How Do I Get There?
Where Can I Camp?
Is It Safe?
What Can I Do?
Nevada's greatest treasure is her American Public Land. About 84% of Nevada Public Lands are managed for a variety of use. Most of them are open to provide access for citizens and visitors, provided use guidelines are followed.
Getting to the most remote and wildest parts of Nevada will require traveling unpaved roads. Many of these unpaved roads are passible to medium clearance vehicles and SUVs. Many more of these unpaved roads will require high clearance vehicles, 4-wheel drive, and/or backcountry driving experience. The most daunting part of exploring Nevada and finding Nevada's Hidden Wilderness Treasures is not knowing how to navigate beyond the pavement, beyond road signs, and outside of the saftey-net of celluar coverage and reliable GPS navigation. These pages provide you with the tools to start exploring Nevada's American Public Lands.
Fences and Gates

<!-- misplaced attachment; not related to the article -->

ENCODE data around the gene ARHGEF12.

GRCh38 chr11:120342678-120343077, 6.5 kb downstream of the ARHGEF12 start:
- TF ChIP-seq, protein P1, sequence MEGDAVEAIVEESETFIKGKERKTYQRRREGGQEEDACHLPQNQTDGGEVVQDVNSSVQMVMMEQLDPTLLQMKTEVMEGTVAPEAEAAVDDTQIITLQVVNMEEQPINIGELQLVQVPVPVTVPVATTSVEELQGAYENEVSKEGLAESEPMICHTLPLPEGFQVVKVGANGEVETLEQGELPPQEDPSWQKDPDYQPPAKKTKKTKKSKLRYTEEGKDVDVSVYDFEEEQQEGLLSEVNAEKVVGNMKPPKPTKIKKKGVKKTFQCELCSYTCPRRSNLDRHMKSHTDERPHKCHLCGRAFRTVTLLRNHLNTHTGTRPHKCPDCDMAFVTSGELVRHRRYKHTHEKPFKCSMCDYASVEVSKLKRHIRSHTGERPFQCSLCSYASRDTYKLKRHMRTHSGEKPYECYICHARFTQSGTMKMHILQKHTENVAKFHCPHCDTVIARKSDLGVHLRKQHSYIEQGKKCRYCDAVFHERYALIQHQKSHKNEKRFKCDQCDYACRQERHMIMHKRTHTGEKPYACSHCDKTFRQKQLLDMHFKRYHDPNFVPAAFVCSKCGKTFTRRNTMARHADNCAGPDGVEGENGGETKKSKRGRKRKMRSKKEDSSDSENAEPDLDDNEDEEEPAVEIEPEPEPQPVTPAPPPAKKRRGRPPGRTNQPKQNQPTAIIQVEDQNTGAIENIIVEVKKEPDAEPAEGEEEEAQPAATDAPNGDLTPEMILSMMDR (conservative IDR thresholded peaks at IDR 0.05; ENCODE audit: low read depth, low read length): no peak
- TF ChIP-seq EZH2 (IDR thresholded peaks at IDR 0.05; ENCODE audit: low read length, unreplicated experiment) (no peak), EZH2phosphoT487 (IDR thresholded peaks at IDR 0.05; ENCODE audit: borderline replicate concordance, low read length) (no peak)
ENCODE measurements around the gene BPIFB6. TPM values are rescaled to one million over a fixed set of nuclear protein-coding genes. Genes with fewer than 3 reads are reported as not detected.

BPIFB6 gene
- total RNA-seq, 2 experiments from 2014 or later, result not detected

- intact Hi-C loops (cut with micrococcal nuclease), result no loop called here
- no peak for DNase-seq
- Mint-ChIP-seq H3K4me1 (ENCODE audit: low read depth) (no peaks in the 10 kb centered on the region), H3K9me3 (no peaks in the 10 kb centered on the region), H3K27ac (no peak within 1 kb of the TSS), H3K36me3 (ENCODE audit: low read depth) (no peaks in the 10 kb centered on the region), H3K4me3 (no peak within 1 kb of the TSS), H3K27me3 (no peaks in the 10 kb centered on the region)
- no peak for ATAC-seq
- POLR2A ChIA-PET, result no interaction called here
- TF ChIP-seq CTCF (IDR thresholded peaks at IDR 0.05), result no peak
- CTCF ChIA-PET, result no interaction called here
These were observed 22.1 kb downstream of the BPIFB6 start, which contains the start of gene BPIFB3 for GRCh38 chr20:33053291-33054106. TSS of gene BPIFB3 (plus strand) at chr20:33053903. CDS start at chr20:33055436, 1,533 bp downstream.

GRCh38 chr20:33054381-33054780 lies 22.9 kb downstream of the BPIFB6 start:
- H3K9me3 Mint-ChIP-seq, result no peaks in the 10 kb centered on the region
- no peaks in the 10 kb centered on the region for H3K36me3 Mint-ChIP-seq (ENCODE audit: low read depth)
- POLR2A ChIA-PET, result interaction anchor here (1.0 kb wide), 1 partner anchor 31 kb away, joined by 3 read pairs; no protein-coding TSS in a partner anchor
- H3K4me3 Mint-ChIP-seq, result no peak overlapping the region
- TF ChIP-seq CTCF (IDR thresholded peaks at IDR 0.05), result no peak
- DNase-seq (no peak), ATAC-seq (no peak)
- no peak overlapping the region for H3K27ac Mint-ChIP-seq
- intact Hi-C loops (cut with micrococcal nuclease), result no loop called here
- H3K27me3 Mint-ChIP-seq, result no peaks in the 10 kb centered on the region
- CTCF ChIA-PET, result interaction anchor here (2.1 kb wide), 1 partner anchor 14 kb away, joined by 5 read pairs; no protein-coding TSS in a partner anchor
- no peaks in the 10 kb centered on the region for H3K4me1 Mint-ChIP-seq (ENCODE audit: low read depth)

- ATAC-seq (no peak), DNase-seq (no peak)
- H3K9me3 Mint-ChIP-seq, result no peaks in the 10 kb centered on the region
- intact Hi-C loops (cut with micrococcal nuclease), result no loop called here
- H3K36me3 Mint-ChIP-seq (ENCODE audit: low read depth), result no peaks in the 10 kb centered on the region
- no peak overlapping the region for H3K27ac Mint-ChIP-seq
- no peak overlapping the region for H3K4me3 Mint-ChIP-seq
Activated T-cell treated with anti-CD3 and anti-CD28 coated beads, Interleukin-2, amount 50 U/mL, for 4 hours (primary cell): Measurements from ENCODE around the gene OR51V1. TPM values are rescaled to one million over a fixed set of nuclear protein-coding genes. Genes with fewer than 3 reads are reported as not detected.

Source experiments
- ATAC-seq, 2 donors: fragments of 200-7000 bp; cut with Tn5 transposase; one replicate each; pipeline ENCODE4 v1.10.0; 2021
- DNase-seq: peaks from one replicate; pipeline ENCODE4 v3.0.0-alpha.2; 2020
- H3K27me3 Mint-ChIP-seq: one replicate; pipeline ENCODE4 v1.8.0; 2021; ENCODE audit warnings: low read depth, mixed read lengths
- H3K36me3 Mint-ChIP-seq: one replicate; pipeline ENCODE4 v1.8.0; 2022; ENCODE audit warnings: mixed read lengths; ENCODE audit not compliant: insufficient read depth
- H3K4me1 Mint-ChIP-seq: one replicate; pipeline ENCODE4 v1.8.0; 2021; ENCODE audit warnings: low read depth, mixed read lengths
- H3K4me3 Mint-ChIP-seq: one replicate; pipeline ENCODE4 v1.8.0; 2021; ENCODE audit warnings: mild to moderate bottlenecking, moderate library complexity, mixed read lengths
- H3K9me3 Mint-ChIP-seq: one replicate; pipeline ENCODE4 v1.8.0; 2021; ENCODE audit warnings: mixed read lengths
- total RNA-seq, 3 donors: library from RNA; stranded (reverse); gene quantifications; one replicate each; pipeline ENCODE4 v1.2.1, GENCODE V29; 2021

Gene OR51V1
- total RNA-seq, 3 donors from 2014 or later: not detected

Livestock grazing is one of the uses of public lands. Barbed wire fences divide grazing allotments. These fences keep cattle in their respective allotments. If you encounter one of these fencelines while hiking in the backcountry, you may climb over it or crawl under it... unless it is marked “Private property” and/or “No Trespassing.” Often where these fencelines intersect dirt roads, there will be a cattle guard in the road surface. Sometimes, however, there is a simple gate, constructed of wooden support posts and barbed wire and secured closed by a couple of loops of wire. Unless these gates are locked or marked “Private property” and/or “No Trespassing,” these gates can be opened, crossed, and closed behind you. Please respect all private property you encounter while exploring Nevada’s public lands. Respecting private property, tribal lands, and public lands will assure access to Nevada's greatest treasure for future generations.